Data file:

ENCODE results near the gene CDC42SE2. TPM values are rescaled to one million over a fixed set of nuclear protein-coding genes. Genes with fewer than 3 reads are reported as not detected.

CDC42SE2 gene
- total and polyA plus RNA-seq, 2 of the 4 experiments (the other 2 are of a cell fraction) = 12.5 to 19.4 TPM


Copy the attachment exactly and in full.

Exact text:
ENCODE results near the gene CDC42SE2. TPM values are rescaled to one million over a fixed set of nuclear protein-coding genes. Genes with fewer than 3 reads are reported as not detected.

CDC42SE2 gene
- total and polyA plus RNA-seq, 2 of the 4 experiments (the other 2 are of a cell fraction) = 12.5 to 19.4 TPM